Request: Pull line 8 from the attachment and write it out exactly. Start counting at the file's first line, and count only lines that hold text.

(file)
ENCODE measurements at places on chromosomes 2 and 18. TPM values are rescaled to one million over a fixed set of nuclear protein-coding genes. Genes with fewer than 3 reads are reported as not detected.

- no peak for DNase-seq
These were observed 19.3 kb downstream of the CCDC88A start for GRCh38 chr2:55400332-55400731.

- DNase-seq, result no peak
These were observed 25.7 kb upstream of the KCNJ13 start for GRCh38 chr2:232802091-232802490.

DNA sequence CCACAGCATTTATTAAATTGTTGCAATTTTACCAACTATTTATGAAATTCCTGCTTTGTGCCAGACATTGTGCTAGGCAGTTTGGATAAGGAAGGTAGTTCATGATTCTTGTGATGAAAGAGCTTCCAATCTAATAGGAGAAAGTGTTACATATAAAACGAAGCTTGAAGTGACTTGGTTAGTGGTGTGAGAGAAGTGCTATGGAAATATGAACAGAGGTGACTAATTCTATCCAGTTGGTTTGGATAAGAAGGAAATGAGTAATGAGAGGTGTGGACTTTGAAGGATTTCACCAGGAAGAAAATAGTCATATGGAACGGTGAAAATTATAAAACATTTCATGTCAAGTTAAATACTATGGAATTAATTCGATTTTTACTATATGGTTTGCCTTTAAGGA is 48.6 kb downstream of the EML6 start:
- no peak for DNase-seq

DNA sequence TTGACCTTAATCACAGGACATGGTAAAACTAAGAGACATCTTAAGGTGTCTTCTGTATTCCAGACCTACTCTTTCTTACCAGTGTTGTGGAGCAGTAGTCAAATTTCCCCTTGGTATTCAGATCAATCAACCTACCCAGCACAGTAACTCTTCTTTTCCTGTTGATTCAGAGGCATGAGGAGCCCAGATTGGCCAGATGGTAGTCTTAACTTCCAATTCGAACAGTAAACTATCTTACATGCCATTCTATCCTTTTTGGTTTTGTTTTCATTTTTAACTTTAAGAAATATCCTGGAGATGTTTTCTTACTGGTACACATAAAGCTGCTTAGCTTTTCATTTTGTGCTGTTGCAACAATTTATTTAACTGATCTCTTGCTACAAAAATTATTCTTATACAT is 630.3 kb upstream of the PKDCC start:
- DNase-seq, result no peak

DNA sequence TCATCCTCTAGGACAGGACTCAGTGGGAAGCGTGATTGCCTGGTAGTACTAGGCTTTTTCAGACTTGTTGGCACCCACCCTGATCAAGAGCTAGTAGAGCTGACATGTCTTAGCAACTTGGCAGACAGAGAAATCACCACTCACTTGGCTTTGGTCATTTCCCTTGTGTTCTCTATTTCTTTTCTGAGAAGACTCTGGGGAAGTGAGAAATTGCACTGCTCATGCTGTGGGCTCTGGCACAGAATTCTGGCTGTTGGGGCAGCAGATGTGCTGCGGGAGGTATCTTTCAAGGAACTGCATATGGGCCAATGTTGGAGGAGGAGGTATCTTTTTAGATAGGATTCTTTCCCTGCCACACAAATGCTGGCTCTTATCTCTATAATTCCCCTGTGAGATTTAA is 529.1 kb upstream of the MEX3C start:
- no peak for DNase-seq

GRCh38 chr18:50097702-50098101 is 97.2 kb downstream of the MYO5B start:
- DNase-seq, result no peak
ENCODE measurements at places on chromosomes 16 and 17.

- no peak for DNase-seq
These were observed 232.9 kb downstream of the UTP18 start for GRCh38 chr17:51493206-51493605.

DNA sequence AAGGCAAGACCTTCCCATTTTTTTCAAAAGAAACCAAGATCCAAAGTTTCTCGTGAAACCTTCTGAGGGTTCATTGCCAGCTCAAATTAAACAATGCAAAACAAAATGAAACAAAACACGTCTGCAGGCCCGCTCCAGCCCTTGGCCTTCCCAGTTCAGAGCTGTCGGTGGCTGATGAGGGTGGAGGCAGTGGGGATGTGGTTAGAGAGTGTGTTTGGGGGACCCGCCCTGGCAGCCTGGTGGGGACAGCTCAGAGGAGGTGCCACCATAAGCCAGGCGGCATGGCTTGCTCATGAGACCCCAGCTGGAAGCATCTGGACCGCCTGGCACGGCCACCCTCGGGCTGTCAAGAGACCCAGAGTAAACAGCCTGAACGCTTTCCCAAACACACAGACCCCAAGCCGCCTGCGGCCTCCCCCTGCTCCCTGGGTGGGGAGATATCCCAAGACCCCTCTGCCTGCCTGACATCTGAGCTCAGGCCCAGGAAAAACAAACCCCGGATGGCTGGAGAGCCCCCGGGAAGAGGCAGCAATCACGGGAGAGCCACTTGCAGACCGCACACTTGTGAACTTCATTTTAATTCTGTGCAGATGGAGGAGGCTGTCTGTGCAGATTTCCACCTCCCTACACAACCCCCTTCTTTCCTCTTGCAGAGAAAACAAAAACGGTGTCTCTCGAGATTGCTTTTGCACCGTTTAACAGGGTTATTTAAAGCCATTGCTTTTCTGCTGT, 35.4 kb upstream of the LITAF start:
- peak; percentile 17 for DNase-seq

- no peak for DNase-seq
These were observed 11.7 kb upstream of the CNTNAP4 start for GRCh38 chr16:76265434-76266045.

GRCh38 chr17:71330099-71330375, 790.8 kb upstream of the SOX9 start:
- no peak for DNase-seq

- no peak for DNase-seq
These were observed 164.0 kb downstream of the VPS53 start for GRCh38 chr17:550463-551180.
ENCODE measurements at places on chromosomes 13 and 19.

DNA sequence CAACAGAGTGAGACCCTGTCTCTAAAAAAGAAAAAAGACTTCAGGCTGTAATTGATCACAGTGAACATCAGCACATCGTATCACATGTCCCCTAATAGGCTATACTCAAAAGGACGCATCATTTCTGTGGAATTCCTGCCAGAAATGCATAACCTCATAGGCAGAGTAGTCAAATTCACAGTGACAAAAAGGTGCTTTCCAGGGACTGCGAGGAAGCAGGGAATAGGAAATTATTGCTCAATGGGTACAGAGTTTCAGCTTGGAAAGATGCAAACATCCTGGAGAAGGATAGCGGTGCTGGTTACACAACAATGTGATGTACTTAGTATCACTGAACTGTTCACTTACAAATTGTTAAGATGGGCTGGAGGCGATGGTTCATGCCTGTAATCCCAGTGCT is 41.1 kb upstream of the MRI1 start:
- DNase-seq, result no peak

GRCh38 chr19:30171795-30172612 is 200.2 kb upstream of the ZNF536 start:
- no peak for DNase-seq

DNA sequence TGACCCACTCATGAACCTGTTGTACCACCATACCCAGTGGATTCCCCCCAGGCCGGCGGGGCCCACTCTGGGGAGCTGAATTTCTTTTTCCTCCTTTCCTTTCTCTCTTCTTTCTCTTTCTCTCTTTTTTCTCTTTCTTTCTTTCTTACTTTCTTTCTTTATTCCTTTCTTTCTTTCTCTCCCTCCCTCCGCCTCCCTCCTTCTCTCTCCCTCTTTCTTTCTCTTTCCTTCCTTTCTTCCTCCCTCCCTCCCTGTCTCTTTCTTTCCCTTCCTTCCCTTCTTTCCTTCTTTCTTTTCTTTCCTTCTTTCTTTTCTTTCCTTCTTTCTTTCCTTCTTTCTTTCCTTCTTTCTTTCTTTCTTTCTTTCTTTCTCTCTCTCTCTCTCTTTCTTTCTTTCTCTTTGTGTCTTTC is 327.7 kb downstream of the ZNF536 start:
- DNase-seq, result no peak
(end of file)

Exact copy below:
DNA sequence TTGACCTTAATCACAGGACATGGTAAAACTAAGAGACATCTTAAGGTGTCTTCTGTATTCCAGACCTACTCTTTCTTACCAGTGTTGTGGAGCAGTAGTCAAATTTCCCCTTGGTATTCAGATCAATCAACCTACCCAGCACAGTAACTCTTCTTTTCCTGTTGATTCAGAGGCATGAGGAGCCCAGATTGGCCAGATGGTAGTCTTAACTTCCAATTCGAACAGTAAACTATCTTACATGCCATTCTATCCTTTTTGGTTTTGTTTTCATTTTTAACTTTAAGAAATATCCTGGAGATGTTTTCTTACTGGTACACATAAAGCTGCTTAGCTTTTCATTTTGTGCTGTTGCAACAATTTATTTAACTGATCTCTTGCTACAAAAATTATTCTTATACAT is 630.3 kb upstream of the PKDCC start: